When I first see them, they are just two men walking down the street. One towards the homeless shelter where I work. One away from it.
The moment transcends 'normal' in one instant. As the two men pass eachother, the man walking away from the shelter, strikes out and shoves the other man off the sidewalk onto the roadway. He falls to the ground and the other man continues to walk away.
The man on the ground jumps up. His hands are balled into fists. For one moment, he takes a belligerent stance, and then it's gone. He's standing facing the retreating back of the other man, his shoulders slumped forward, his arms hanging loosely by his side.
I am sitting in my car, about to drive down the lane, away from the shelter when this scene unfolds in front of me.
I am stunned. Bewildered.
I stop my car. Get out and approach the man who is still standing in the laneway. "Are you okay?" I ask.
He turns towards me. He is in his 50s, maybe 40s but it can be hard to tell sometimes how old someone who has lived the 'streetlife' really is, 'the street' can age you ten to fifteen years.
"Yeah. I'm fine." And he shrugs his shoulders and starts to walk towards the shelter.
"Is there anything I can do?" I ask.
He sighs. "No. I just got off work. I don't wanna make no trouble. I just wanna lay down."
I leave him, get back in my car and turn around back to the shelter. I follow him into the building. I want to make sure he's okay.
At the security desk I wait until he's checked in. "I'm sorry that happened to you," I say. And I touch his shoulder with one hand.
Tears form in his eyes. I wonder when someone last spoke to him kindly when he's been hurt. Offered comfort. A gentle voice.
"Can I give you a hug?" I ask.
He looks at me surprised. "Sure. That would be nice."
Later, at my meditation class I am deeply relaxed when our guide instructs us to 'walk into the desert.'
"Walk with no intention," says our guide. "There's a figure walking towards you. Welcome them. See who it is."
It is the man. Not the one who was thrown to the ground. It is the perpetrator.
He is dark. Dark clothes. Dark hair. Dark shadow.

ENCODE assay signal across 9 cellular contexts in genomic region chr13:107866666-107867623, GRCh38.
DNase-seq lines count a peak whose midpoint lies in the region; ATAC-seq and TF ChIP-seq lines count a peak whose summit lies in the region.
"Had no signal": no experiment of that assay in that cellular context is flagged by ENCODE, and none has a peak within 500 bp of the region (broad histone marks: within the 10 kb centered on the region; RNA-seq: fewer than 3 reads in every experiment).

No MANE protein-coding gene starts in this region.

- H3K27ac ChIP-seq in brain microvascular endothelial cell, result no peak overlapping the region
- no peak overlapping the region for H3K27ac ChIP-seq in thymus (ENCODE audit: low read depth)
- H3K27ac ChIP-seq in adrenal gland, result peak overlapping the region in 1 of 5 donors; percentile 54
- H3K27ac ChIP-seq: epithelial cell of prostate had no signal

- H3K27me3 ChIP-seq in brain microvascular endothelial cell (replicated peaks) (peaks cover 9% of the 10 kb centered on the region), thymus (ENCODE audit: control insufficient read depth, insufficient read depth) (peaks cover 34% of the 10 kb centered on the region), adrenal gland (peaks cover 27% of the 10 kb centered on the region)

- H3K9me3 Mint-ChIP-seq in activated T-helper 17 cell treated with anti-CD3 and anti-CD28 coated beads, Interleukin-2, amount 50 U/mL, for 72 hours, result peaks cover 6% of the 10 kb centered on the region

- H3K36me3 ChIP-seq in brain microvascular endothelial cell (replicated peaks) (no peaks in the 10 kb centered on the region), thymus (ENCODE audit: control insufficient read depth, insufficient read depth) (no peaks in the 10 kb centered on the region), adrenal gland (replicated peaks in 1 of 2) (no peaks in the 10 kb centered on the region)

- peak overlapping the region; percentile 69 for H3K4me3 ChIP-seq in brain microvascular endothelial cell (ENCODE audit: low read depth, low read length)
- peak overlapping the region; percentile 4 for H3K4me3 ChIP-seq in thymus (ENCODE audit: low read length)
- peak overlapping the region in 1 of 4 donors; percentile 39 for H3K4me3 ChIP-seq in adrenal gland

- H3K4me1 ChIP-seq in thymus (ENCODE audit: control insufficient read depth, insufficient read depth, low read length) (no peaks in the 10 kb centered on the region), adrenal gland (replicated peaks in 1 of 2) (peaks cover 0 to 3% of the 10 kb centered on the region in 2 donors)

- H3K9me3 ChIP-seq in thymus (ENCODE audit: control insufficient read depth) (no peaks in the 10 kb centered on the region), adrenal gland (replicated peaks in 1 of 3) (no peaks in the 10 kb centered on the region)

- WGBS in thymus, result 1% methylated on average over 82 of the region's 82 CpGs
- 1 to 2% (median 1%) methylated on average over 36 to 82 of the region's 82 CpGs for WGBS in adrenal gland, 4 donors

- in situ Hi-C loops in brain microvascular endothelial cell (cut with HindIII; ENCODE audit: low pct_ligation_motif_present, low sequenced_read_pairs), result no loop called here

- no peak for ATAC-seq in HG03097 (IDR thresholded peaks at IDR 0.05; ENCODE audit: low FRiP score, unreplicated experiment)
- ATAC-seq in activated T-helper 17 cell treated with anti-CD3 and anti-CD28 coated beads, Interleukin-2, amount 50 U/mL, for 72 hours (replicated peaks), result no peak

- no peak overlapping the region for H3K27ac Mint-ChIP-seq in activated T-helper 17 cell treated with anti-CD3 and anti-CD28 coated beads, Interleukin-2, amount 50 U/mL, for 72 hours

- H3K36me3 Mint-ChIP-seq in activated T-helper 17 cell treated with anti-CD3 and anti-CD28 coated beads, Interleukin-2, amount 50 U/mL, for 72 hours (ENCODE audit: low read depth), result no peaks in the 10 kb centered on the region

As he walks towards me I want to shake him. Rattle him. Ask him why he did it. Do something to 'make him see'.
And I realize, he cannot see me. His world is too dark. Too shadowed to see there is light all around. He is beaten down in the darkness.
I stand and hold the light around him. It is all that I can do.
It was a powerful realization. To know that there was nothing I could do to 'make him see', or hear or be anyone or anywhere other than that moment right there.
In that realization I knew - he didn't see the man he shoved. He saw -- his past, the pain and anger of the moment, his powerlessness to change the past, his anger at the moment.
It doesn't make what he did right. It does make my witnessing of what he did more understandable to me.
Sometimes people do things that hurt others. They strike out -- with hands and fists and words and weapons of destruction. They strike out and we rail against the injustice, the inhumanity, the cruelty of what they did believing we would never do the same.
Standing in the desert in front of that man, I knew -- I was capable of those same actions. His darkness exists in me because I can see it.
The only difference is -- he can not yet see there is light within that darkness.
In Africa there is a word -- Ubuntu. It means -- Humanity to others -- "I am what I am because of who we all are".
I cannot be me unless you are you and you cannot be you if I am not me.
That man's darkness cannot exist without my darkness. And my light cannot exist without his light.
For him to see his light, I must be my darkness and light. Hold true to my being, without being pulled into darkness.
It was a powerful moment.
May that power inspire me, to be my most incredible self, even in the face of darkness.
May we all live the truth of Ubuntu.